Keeping pets healthy and happy throughout their lives is a daily responsibility shared by pet owners and veterinarians. So, in 2004 the American Veterinary Medical Association (AVMA) partnered with Fort Dodge Animal Health to designate October as National Pet Wellness Month. The program’s aims are simple—to educate the public about the connection between pet aging and pet health, and to highlight the importance of twice-yearly wellness exams for cats and dogs.
Here in Part 1, we’ll focus on what National Pet Wellness Month means to our pooches and look at the ways that we can help our dogs to live longer, healthier lives.
The Importance of Twice-Yearly Wellness Exams for Dogs
As dogs age, their risk for some common health problems increases. The seven most common health issues seen in aging dogs are arthritis, dental and gum disease, diabetes, kidney disease, blindness, cancer, and dementia. While dogs are less likely than cats to conceal early symptoms of health problems, vigilance is still recommended. Twice-yearly vet exams can help detect even the mild changes in your dog’s health that occur early in the disease process. And early detection can relieve unnecessary discomfort for both your pet and your budget.
Editor’s Note: As a new dog owner, you may be unaware of what to expect at your pup’s first wellness exam. Here are tips for taking your dog to the vet.
How you can Improve your Dog’s Health
During National Pert Wellness Month, vets across the nation will be sharing educational materials with their clients. Check with your vet on materials they can share regarding canine health.
Here are a few things you can do:
- Keep records of your dog’s health, including all vaccinations and procedures.
- Note any subtle changes in your dog’s weight, appetite, energy level, mobility, bowel movements, urination, hearing, vision, and dental health.
- Stay current on all your dog’s vaccines and boosters as recommended by your vet.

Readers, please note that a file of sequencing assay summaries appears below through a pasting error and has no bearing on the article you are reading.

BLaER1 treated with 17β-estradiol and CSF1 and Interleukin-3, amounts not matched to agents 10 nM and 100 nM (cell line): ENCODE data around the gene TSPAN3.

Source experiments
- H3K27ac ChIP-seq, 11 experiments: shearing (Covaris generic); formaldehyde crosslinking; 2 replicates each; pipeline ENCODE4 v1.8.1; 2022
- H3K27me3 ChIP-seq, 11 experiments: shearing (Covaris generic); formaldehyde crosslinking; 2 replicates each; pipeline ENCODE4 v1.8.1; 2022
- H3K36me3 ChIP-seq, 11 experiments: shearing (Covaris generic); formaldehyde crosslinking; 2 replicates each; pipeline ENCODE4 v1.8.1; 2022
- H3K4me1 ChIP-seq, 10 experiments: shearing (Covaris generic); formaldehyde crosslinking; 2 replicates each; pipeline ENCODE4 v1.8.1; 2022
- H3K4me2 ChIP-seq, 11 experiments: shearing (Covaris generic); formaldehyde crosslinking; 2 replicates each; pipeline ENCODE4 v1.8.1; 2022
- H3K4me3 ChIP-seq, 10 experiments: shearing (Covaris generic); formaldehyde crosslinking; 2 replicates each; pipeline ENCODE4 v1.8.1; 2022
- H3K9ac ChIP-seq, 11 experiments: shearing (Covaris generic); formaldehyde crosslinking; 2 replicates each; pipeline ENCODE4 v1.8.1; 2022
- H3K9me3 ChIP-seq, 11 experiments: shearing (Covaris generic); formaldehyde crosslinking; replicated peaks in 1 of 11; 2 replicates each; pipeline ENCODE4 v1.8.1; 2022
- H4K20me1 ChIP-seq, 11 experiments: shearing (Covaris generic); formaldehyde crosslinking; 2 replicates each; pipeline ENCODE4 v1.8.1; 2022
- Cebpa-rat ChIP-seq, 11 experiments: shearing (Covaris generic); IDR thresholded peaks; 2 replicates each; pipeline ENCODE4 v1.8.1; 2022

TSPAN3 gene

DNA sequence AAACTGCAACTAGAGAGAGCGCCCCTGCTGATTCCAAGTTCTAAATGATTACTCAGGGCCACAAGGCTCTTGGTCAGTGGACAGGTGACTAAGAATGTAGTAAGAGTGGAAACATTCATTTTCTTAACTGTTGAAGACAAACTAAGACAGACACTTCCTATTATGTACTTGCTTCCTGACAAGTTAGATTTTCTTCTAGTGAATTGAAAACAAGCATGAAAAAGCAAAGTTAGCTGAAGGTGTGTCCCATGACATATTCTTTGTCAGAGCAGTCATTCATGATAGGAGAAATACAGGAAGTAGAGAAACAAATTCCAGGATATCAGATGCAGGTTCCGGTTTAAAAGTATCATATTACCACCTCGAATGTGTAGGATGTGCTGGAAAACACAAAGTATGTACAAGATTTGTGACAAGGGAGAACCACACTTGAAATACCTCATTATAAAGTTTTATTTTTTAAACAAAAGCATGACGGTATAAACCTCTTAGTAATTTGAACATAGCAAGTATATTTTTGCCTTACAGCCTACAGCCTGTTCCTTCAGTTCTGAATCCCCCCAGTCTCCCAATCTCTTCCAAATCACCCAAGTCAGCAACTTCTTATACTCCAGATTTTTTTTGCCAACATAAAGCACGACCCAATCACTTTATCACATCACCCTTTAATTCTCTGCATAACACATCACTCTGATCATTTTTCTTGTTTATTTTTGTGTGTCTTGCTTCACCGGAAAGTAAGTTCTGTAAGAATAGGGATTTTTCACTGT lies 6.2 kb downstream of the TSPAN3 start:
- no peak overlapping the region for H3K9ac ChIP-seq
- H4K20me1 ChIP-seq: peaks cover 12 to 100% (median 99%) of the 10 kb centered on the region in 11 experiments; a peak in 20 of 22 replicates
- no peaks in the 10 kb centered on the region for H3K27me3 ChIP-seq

- Check your dog’s fur and ears for parasites such as fleas, ticks, and mites—a common problem in dogs that spend lots of time outdoors.
- Check skin for “hot spots” as these could be signs of allergies, parasites or a skin infection.
- If your dog is easily handled, you can check for any palpable lumps or masses in the chest, abdomen, or bladder.
- Check your dog’s feet, especially between the pads, for any cuts or sores. Also check for joint stiffness or loss of mobility as these could indicate arthritis.
- Check your dog’s teeth and gums for obvious signs of dental issues including decay, disease, or sensitivity.
- If it’s been more than 6 months since your dog’s last wellness visit, make an appointment with your vet.
Consider Dog Health Insurance
Maintaining our dog’s heath is important; but in a health crisis, veterinary bills can mount up quickly, testing our ability to cope with the sudden added expense. Obtaining affordable dog healthcare coverage can help lighten the financial burden and provide some peace of mind when working with the vet to plan a course of treatment.
We hope these tips will help you and your pets have many more happy and healthy days together!
Cecily Kellogg is a pet lover who definitely has crazy cat lady leanings. Her pets are all shelter rescues, including the dog, who is scared of the cats. She spent eight years working as a Veterinary Technician before becoming a writer. Today she writes all over the web, including here at Figo.
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